# Lab46 Wiki

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math:exponents

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Lab46 Tutorials

Exponents

Basic Rules & Properties

Rule 1

<latex>a^na^m = a^{n+m}</latex>

Rule 2

<latex>\frac{a^m}{a^n} = a^{m-n}</latex>

Rule 3

<latex>a^{-n} = \frac{1}{a^n} = (\frac{1}{a})^n</latex>

Rule 4

<latex>a^0 = 1, a \neq 0</latex>

Rule 5

<latex>(ab)^m = a^mb^m</latex>

Rule 6

<latex>(a^m)^n = a^{mn}</latex>

Derived

Take a perfect square number, let's use nine. Multiply the number by itself ( nine times is 81 ); this is written <latex>9*9=81</latex>. 9 times 9 can also be written as <latex>9^2=81</latex>, that is, 9 squared, or 9 raised to the second power. Since the substitution property allows 9 to be to be written as <latex>3*3=9</latex>, the previous could be written as <latex>(3*3)^2=81</latex>. That is, the product of 3 repeated 3 times, repeated another 9 (or <latex>3*3</latex>) times is 81. 3 times 3 can be written as <latex>3^2</latex>, therefore, <latex>(3^2)^2=81</latex>. Written out long-hand, the product of 3 squared raised to the second power looks like this: <latex>(3*3)*(3*3)=81 \to (3*3)^2 \to 3^{2*2} \to 3^4</latex>.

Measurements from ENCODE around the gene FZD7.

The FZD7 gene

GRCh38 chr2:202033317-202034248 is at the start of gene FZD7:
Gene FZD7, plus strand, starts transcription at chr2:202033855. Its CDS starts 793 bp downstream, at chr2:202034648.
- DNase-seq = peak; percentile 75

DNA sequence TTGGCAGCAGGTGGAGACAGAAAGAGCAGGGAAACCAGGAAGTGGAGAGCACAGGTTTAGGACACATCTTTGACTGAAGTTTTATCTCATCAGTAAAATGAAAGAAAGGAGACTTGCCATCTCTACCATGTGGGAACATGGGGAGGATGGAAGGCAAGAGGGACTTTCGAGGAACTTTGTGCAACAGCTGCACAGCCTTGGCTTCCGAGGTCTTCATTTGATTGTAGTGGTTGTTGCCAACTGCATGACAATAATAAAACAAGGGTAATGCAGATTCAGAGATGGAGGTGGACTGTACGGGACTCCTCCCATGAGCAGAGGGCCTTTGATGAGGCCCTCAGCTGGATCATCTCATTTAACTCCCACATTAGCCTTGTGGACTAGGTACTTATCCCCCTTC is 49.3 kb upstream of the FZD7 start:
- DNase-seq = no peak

• <latex>9*9=81 \to 9^2=81 \to (3*3)^2=81 & \to (3^2)^2=81 \to 3^{2*2} = 81 \to 3^4 = 81</latex>

Rule 7

<latex>(\frac{a}{b})^m = \frac{a^m}{b^m}</latex>

Rule 8

<latex>|a^2| = |a|^2 = a^2</latex>

Rule 9

<latex>\sqrt{a} = a^\frac{1}{2}</latex>

Rule 10

<latex>\sqrt[n]{a} = a^\frac{1}{n}</latex>